Why Donkey Kicks Are The Ultimate Butt-Sculpting Move

Here's how to do them in perfect form.

What are the benefits of the donkey kick exercise? Trainers explain.

The donkey kick is one of those aptly-named exercises — like the bear crawl or crab walk — that looks exactly how you’d expect it to. So yes, it involves getting on all fours and kicking your leg back like a donkey. To get the most out of the butt-sculpting move, though, you don’t want to kick willy-nilly — you’ve got to do it in proper form.

The donkey kick exercise ranks right up there with squats and lunges as one of the best ways to target your glutes, says Gwen Dannenbaum, an ACE-certified personal trainer and director of programming at KickHouse. “With the proper technique, the donkey kick is a highly effective isolation exercise for the gluteus maximus and gluteus medius,” she tells Bustle. This is thanks to the hip-hinging motion of the kick, which totally zeroes in on your butt.

Also called a glute kickback or quadruped kickback, the move is a good one for improving hip mobility, especially if you sit all day, says Ryan Kennedy, a NASM-certified trainer and fitness director at The Park. “The donkey kick exercise targets the larger glute muscles while also lengthening the hip flexors, the muscle group that gets tight when you sit for prolonged periods of time,” he tells Bustle. “Performing this exercise correctly can adjust the pelvis and promote good posture, often decreasing incidents of pain in the lower back.”

Because you do a donkey kick while balancing on all fours, it also gives your arms and abs a workout. “The main movement is executed by bracing at the core and lifting one foot toward the ceiling,” Kennedy says, so to stay balanced in the proper position, the muscle groups holding you up are firing. And as an added bonus? The kick can be easily modified to match any fitness level, says Dannenbaum. Here’s everything to know about the donkey kick exercise and how to do it correctly.

How To Do The Donkey Kick Exercise

Here, Dannenbaum explains how to do a traditional donkey kick using good form.

- Set up in the starting position on all fours.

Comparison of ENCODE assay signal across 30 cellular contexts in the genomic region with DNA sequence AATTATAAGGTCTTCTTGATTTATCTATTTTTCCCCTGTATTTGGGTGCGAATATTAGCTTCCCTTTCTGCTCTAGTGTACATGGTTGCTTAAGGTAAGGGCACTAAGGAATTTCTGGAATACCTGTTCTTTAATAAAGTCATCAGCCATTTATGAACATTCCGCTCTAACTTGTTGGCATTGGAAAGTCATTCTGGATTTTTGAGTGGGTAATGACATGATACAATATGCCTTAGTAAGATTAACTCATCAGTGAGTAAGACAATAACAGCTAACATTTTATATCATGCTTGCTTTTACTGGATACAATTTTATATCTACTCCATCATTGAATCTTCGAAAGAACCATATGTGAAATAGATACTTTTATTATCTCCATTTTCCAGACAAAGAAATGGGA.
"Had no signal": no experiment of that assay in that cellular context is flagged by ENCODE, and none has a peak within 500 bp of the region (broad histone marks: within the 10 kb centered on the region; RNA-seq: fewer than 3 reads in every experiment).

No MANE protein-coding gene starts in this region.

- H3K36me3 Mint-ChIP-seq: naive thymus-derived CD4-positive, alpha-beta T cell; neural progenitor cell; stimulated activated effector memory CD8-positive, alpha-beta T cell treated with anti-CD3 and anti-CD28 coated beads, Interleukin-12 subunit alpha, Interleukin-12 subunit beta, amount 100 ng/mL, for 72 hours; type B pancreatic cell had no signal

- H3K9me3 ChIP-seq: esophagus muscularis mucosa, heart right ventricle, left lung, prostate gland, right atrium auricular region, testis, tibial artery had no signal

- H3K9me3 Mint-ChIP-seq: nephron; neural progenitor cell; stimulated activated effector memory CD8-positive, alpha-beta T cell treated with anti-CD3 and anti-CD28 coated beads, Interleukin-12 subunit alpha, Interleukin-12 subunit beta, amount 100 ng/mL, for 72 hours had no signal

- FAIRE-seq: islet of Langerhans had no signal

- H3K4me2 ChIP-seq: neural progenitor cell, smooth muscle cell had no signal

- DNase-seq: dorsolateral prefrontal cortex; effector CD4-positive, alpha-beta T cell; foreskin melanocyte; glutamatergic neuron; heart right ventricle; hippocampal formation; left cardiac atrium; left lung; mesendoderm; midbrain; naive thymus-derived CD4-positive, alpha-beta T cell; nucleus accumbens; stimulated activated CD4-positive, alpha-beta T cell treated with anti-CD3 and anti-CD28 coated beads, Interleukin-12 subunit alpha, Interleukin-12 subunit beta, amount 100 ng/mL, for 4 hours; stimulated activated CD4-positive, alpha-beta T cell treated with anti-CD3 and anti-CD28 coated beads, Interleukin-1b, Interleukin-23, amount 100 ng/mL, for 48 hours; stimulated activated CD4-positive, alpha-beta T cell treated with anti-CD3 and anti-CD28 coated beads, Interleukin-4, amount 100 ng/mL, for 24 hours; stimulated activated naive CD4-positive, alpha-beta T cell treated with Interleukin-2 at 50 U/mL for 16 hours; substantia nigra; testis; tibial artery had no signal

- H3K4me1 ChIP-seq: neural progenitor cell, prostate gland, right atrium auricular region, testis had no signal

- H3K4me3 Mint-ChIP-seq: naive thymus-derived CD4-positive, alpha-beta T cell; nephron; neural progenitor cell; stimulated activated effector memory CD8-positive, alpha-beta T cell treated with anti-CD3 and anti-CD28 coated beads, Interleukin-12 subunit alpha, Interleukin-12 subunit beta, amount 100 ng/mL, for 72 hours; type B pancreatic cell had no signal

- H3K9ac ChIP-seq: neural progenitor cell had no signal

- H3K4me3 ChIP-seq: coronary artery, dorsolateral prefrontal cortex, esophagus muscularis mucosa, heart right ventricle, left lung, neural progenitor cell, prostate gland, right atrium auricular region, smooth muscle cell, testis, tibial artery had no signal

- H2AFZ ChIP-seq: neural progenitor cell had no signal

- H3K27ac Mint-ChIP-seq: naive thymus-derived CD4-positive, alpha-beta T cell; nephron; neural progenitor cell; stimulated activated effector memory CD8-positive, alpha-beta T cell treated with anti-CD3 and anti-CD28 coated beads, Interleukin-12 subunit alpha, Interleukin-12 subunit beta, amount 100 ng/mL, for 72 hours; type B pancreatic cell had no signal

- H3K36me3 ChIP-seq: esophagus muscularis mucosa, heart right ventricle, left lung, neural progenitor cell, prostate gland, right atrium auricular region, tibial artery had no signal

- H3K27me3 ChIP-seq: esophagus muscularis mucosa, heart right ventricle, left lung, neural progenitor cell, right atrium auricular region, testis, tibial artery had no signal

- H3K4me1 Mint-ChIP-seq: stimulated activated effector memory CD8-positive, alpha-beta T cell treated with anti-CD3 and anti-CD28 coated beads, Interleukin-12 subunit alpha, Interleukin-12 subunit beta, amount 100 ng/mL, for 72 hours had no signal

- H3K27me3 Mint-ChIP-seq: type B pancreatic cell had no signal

- Make sure your knees are hip-width apart, your hands are under your shoulders, and your neck and spine are neutral.

- Brace your core.

- Lift your right leg.

- Keep your knee bent and your foot flat.

- Use your glutes to hinge at the hip and press the sole of your foot directly up toward the ceiling.

- Squeeze your butt muscles as you pause and hold for a second.

- Check that your pelvis and working hip are square with the floor.

- Lower your knee and return your leg to the start.

- Aim for 4 to 5 sets of 20 reps per leg.

How To Modify The Donkey Kick


To make this move a little easier, Dannenbaum suggests dropping down onto your forearms to create a more stable base. This modification allows you to feel less pressure in your arms or core, and you can focus all your attention on your glutes.

To make the move more challenging, add some resistance. Kennedy recommends looping a resistance band around your foot or above your knees. “You can also secure a dumbbell in the crux of your knee to add weight when lifting the leg,” he says. For even more burn, throw in a longer hold or a pulse at the top of the movement, Dannenbaum says.

Form Mistakes To Avoid

Keep an eye on your back as you do donkey kicks. “The most common mistake when performing this move is excessive movement of the spine,” Kennedy says. “Many people will try moving through too much range of motion. The movement should be small and focused.”

If you feel yourself wiggling or if you experience back pain after giving it a try, Kennedy says that’s a sign you were moving too much. To stay steady, Dannenbaum suggests keeping your hips square and your core engaged. That should do the trick as you kick your way to stronger glutes.

Studies referenced:

Neto, WK. (2020). Gluteus Maximus Activation during Common Strength and Hypertrophy Exercises: A Systematic Review. J Sports Sci Med. PMID: 32132843; PMCID: PMC7039033.


Gwen Dannenbaum, ACE-certified personal trainer, director of programming at KickHouse

Ryan Kennedy, NASM-certified trainer, fitness director at The Park